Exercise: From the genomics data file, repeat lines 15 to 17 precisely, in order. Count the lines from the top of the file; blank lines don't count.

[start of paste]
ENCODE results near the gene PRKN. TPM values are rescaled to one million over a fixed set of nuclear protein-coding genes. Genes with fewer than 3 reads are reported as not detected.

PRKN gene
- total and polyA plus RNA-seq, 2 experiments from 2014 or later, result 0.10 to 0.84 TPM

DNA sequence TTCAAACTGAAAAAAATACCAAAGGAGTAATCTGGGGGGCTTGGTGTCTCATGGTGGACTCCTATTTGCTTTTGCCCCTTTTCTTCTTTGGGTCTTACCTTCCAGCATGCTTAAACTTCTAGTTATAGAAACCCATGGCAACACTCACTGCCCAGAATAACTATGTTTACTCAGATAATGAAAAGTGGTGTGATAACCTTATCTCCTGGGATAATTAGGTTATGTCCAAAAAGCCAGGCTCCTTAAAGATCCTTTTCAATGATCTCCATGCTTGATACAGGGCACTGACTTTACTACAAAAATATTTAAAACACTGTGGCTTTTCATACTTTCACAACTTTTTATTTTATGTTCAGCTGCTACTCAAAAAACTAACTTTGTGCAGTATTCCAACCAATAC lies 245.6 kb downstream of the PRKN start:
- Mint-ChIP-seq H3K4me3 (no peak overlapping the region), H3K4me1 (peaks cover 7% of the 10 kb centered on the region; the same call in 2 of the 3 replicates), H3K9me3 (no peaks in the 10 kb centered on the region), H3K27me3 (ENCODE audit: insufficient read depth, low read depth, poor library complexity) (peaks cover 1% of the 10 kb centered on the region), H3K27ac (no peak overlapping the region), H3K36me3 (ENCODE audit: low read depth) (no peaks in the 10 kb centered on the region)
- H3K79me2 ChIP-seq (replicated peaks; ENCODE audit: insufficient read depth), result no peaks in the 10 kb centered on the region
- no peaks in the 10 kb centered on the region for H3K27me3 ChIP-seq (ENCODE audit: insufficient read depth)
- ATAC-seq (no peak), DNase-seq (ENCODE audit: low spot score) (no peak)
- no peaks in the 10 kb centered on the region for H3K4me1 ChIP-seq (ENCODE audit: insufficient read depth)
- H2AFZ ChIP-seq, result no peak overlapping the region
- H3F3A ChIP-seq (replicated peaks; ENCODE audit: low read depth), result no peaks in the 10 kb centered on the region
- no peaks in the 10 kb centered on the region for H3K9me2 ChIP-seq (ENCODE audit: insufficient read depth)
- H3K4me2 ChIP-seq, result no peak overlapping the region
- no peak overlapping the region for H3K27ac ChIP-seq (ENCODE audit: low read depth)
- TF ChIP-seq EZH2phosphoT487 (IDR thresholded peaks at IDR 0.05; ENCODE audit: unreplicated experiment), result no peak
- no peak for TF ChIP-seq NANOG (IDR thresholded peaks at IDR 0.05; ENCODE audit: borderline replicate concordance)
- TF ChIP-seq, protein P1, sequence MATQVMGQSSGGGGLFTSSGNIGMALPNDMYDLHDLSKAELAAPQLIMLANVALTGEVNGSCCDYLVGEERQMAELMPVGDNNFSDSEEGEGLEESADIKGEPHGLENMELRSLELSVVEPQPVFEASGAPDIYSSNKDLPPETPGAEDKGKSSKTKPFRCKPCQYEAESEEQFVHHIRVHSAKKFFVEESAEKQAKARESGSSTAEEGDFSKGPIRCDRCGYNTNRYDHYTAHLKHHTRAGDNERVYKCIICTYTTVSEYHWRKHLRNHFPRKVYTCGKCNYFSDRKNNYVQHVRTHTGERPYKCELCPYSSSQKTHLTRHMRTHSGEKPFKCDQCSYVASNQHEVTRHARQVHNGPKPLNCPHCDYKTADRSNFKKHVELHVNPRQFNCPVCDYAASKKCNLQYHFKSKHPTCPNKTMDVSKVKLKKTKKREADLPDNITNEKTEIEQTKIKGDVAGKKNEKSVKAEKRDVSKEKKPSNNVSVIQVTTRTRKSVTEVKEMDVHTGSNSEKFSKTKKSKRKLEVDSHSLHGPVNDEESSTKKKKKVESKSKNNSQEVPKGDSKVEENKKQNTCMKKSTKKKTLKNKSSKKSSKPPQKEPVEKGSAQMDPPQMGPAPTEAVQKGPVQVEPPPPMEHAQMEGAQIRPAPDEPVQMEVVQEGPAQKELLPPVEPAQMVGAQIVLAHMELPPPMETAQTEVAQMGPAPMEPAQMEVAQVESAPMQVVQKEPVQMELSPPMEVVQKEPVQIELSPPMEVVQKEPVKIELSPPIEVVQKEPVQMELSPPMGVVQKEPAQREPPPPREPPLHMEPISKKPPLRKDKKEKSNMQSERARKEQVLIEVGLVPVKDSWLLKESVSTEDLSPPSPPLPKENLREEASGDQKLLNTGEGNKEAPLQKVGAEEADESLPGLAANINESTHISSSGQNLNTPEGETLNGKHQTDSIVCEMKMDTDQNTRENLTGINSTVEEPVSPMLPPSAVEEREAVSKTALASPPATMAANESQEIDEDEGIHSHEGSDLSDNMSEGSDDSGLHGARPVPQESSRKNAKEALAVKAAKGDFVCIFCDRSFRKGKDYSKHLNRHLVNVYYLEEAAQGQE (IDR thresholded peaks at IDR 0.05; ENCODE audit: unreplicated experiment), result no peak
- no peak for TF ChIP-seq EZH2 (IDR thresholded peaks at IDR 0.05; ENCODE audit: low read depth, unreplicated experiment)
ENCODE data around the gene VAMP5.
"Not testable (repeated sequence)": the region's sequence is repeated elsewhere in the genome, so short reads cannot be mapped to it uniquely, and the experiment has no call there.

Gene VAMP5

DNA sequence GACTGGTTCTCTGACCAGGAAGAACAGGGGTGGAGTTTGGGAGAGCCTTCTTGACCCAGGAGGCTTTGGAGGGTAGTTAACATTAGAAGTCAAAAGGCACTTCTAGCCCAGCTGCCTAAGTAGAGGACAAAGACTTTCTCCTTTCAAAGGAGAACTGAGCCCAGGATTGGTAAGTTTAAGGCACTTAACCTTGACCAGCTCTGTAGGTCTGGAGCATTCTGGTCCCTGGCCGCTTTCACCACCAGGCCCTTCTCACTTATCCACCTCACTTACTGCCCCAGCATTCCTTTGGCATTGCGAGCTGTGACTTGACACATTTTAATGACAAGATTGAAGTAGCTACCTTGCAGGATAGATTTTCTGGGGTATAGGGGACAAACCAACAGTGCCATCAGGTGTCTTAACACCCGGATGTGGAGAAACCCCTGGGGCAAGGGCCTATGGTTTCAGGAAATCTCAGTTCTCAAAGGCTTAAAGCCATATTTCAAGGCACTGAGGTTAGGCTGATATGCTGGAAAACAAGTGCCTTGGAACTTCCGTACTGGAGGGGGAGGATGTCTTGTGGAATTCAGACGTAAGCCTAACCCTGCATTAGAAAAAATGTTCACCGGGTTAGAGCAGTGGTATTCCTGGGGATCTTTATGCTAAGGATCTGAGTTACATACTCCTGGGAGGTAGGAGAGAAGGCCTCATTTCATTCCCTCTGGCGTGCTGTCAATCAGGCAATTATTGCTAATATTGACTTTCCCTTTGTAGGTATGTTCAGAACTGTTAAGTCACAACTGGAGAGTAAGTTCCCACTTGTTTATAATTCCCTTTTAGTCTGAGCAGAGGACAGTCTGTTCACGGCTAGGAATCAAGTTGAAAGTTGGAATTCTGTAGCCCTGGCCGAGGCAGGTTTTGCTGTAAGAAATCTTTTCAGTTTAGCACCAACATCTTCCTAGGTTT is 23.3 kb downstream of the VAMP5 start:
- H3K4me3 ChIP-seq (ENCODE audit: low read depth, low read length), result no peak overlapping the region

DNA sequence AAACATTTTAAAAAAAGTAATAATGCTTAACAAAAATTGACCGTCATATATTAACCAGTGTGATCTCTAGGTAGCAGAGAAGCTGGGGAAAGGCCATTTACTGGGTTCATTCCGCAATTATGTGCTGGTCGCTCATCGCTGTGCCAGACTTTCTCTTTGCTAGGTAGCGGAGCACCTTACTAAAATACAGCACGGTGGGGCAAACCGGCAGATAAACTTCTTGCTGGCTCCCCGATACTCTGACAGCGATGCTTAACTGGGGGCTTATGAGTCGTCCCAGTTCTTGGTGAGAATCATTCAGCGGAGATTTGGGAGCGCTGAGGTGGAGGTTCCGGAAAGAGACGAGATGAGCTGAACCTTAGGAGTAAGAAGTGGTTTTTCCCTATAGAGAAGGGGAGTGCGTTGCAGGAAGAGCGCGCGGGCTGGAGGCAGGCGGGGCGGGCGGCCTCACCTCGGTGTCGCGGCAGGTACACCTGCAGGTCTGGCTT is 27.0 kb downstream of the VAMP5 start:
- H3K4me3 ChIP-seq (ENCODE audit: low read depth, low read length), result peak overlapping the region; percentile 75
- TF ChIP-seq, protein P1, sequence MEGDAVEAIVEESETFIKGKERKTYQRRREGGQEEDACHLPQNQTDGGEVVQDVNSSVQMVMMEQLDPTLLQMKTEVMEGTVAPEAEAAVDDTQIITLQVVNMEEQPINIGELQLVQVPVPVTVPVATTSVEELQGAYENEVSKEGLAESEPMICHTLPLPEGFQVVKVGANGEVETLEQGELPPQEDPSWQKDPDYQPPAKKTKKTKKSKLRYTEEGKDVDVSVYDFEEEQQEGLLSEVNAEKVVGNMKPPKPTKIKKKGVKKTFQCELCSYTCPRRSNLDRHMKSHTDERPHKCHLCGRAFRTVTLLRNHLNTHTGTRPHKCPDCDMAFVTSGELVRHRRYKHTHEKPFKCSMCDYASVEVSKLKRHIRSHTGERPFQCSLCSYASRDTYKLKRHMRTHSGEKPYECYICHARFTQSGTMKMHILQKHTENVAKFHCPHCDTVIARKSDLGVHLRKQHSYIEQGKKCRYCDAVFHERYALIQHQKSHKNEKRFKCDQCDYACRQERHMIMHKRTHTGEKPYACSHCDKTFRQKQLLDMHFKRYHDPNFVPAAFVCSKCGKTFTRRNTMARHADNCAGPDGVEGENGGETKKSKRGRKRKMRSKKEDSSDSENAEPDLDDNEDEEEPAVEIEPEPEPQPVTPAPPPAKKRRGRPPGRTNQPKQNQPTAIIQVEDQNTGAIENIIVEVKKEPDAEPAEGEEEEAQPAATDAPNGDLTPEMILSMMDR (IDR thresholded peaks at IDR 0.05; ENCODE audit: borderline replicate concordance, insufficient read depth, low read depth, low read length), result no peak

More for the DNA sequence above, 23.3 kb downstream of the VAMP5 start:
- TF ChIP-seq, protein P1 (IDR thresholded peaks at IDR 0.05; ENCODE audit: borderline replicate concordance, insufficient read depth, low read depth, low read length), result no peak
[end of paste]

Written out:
- TF ChIP-seq EZH2phosphoT487 (IDR thresholded peaks at IDR 0.05; ENCODE audit: unreplicated experiment), result no peak
- no peak for TF ChIP-seq NANOG (IDR thresholded peaks at IDR 0.05; ENCODE audit: borderline replicate concordance)
- TF ChIP-seq, protein P1, sequence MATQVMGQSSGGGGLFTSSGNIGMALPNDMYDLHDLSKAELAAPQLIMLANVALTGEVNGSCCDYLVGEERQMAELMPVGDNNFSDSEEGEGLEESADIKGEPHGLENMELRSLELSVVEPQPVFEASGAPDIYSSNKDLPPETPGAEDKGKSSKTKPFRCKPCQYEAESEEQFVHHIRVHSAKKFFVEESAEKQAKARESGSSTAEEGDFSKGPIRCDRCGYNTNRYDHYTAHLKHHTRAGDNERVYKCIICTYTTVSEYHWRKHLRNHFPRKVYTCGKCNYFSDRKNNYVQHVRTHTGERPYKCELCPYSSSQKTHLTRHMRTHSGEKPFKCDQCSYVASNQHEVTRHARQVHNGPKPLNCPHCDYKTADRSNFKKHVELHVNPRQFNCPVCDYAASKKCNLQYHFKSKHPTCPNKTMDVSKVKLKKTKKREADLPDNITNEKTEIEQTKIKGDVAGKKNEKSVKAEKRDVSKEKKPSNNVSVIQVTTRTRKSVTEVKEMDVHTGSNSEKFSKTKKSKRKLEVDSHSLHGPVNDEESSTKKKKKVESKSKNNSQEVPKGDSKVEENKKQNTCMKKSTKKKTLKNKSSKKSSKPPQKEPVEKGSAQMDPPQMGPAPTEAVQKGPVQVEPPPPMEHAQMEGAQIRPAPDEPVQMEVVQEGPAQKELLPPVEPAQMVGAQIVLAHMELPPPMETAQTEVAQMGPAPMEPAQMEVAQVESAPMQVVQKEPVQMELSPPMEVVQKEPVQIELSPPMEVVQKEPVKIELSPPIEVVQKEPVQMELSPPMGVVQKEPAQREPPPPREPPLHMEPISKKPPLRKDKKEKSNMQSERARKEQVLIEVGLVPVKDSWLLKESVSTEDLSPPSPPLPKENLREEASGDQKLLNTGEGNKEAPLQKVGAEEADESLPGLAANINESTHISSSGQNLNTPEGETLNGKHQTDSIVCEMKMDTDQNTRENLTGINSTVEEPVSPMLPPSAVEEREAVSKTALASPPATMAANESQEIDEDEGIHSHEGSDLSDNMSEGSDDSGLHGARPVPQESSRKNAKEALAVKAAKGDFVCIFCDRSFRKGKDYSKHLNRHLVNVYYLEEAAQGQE (IDR thresholded peaks at IDR 0.05; ENCODE audit: unreplicated experiment), result no peak